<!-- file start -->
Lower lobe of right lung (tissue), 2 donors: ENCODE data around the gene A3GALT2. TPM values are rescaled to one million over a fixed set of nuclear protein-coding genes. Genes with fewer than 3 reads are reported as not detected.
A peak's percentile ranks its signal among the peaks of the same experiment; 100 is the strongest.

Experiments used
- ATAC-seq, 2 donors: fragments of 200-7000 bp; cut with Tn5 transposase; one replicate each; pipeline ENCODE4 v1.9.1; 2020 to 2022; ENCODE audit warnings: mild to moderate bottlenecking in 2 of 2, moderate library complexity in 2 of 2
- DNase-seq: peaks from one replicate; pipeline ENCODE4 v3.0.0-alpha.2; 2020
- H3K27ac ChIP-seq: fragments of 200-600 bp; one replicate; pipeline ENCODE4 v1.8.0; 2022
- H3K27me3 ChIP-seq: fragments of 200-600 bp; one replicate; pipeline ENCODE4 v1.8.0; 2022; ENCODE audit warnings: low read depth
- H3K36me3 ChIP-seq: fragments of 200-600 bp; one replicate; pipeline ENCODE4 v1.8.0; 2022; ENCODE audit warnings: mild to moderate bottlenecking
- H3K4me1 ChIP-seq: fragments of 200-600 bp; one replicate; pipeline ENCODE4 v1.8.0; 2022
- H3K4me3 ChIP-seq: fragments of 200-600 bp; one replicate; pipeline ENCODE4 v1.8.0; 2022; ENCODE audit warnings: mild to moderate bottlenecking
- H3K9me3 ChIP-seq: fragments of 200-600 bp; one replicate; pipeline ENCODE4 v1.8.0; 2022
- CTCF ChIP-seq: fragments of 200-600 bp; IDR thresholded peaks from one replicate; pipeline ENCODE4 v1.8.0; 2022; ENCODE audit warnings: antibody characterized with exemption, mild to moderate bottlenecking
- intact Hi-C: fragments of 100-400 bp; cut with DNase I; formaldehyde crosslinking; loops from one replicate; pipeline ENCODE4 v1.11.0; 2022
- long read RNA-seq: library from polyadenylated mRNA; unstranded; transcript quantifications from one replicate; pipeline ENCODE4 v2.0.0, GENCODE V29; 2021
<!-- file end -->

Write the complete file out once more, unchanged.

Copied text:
Lower lobe of right lung (tissue), 2 donors: ENCODE data around the gene A3GALT2. TPM values are rescaled to one million over a fixed set of nuclear protein-coding genes. Genes with fewer than 3 reads are reported as not detected.
A peak's percentile ranks its signal among the peaks of the same experiment; 100 is the strongest.

Experiments used
- ATAC-seq, 2 donors: fragments of 200-7000 bp; cut with Tn5 transposase; one replicate each; pipeline ENCODE4 v1.9.1; 2020 to 2022; ENCODE audit warnings: mild to moderate bottlenecking in 2 of 2, moderate library complexity in 2 of 2
- DNase-seq: peaks from one replicate; pipeline ENCODE4 v3.0.0-alpha.2; 2020
- H3K27ac ChIP-seq: fragments of 200-600 bp; one replicate; pipeline ENCODE4 v1.8.0; 2022
- H3K27me3 ChIP-seq: fragments of 200-600 bp; one replicate; pipeline ENCODE4 v1.8.0; 2022; ENCODE audit warnings: low read depth
- H3K36me3 ChIP-seq: fragments of 200-600 bp; one replicate; pipeline ENCODE4 v1.8.0; 2022; ENCODE audit warnings: mild to moderate bottlenecking
- H3K4me1 ChIP-seq: fragments of 200-600 bp; one replicate; pipeline ENCODE4 v1.8.0; 2022
- H3K4me3 ChIP-seq: fragments of 200-600 bp; one replicate; pipeline ENCODE4 v1.8.0; 2022; ENCODE audit warnings: mild to moderate bottlenecking
- H3K9me3 ChIP-seq: fragments of 200-600 bp; one replicate; pipeline ENCODE4 v1.8.0; 2022
- CTCF ChIP-seq: fragments of 200-600 bp; IDR thresholded peaks from one replicate; pipeline ENCODE4 v1.8.0; 2022; ENCODE audit warnings: antibody characterized with exemption, mild to moderate bottlenecking
- intact Hi-C: fragments of 100-400 bp; cut with DNase I; formaldehyde crosslinking; loops from one replicate; pipeline ENCODE4 v1.11.0; 2022
- long read RNA-seq: library from polyadenylated mRNA; unstranded; transcript quantifications from one replicate; pipeline ENCODE4 v2.0.0, GENCODE V29; 2021